One film I don’t hear that much about — which is a shame — is an interesting one from CatLABS, called X FILM 80. This traditional slow-speed film is supposedly modeled after Kodak’s iconic Panatomic-X black and white film, which has been discontinued for decades now. Many forum posts seem to effectively dismiss this film as an imposter — Shanghai GP3 in a different box — but it’s among my favorites at the moment.
CatLABS isn’t necessarily known for film. They are primarily known as a specialist in large format, as well as the distributor of Jobo processing systems. But they’ve dabbled in film as well, obviously contracting with other companies to manufacture the products.
Their X FILM 80 is marketed as a fine grained, high silver content, traditional low speed film stock, that “follows in the footsteps of Kodak’s famous Panatomic-X” with a “unique and classic look.” At ISO 80, it’s a daylight film, supposedly offers wide exposure latitude, and flexibility in processing.
I just said “ISO 80” there; in truth, CatLABS never says the film is ISO 80; rather, the box says “IE 80” (or on their site, “IE of 80 ISO”). Technically, IE and ISO are actually different things. Perhaps that’s one reason people believe it’s merely Shanghai GP3 (which is ISO 100) in a different box? Who knows; I’m no doubt splitting hairs here.
In any case, at this writing, X FILM 80 is offered in 120 and sheet formats, which means 135 shooters are left out of this one. I shoot both, but the 120 snobbery of it is sort of appealing on some level.
What I like
There’s a lot to like about CatLABS X FILM 80. Among them:
- Lowish cost
Priced at an interesting $5.55 per roll, it’s pretty reasonable price-wise. You can buy it directly from CatLABS at that price, or bigger retailers online such as B&H or Freestyle. CatLABS does offer quantity discounts, so if you end-up wanting a brick, you can save some money.
- Beautiful contrast and tonality
True to the marketing, the contrast and tone of X FILM 80 is pretty impressive. While some shots are more impressive than others (lighting, exposure, etc. always play a role), on balance, I really like the appearance of my shots on this film.
- Processes nicely at home
At this writing, I use Kodak HC-110 developer exclusively, and Dilution B at the CatLABS-recommended 8:45 works nicely. When I have the time and patience, I go for Dilution H at 17:30 to make my chemicals go farther, and give me more margin for timing errors. Both deliver really solid results, and frankly, I can’t really perceive any difference in contrast, grain, or detail. I also like that there are no anti-halation dyes in X FILM 80, and the film develops with a nearly crystal-clear substrate — no gray, pink or purple tinge.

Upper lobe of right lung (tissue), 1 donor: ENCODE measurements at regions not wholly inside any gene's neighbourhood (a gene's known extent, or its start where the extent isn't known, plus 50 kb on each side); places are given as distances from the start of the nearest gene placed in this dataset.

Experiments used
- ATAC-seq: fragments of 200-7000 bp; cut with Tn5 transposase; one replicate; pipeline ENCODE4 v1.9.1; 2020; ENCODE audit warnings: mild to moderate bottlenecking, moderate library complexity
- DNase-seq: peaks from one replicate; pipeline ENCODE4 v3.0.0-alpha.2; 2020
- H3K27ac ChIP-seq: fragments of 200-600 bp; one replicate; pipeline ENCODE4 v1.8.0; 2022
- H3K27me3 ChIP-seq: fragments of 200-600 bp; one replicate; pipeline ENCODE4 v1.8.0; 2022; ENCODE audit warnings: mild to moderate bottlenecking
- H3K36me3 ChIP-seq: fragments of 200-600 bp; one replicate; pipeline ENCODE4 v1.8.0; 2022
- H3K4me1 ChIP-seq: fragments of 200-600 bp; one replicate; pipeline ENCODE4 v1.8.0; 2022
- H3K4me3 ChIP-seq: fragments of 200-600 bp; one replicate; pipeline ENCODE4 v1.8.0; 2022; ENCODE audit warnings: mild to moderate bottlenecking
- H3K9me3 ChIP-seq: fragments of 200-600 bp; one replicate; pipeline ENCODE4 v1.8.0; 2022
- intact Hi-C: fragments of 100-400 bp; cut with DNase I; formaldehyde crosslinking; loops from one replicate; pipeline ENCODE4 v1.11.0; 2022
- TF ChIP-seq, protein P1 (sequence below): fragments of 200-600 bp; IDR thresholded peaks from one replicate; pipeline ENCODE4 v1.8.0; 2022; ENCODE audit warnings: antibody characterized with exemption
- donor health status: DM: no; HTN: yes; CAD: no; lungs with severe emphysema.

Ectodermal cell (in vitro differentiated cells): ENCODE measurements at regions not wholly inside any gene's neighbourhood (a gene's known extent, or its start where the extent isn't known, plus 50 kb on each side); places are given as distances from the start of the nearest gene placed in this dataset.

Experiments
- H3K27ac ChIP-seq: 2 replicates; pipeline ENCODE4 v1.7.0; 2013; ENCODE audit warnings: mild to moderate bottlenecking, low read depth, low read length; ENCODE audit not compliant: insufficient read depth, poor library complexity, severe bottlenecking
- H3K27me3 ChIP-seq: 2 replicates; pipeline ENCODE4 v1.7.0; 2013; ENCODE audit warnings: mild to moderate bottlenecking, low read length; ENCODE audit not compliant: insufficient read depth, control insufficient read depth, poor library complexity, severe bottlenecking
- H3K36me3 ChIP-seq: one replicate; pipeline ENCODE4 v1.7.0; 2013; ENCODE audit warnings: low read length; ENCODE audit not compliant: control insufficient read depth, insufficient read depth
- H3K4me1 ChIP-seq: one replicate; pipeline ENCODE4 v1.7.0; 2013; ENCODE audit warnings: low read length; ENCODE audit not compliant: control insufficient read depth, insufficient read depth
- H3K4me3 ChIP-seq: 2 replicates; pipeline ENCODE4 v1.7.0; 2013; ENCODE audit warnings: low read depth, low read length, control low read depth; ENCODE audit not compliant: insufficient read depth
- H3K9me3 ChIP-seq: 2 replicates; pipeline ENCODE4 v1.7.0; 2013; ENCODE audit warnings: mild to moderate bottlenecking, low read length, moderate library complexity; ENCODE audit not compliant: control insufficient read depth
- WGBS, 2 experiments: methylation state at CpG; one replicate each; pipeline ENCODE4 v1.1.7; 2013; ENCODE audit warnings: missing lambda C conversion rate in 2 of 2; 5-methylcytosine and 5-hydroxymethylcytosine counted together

- Barely any curl
Another boon if you process at home: X FILM 80 barely curls. Unlike most films, it comes-off the roll fairly straight, so it’s easier to load into a Paterson tank when home developing. When it comes out of the tank, there’s only a very moderate longitudinal curl, and no lateral curl. If you use a weighted clip at the bottom, it’ll dry even flatter. That means it scans easily and stores nicely as well.
What I don’t like
CatLABS X FILM 80 is not perfect, and there are a few things I don’t much care for, including:
- Manufacturing variances
The three rolls of X FILM 80 I’ve shot in my Hasselblad at the time of this writing have behaved differently in terms of the registration of frames against the film. In one roll, I lost pretty much the entire last frame, other than about 10mm of it. On another, it was the other way around; I had most of the last frame except for around 10mm of it. On the third roll, I got all 12 shots in full. Hasselblad backs are start line loaders, meaning you load the film, and wind it forward until the start arrows on the backing paper align with a mark on the magazine’s film insert. I’m always quite fastidious about loading, and given the number of rolls I’ve shot in the magazine in question, I’m pretty sure I’m loading the film the correct way, and I’m quite confident that my magazine doesn’t have problem. That leads me to believe that the only likely cause is that the film is not attached to the backing paper consistently. If you can’t trust you’re going to get all 12 shots (or however many your camera will do on a roll), that’s pretty frustrating.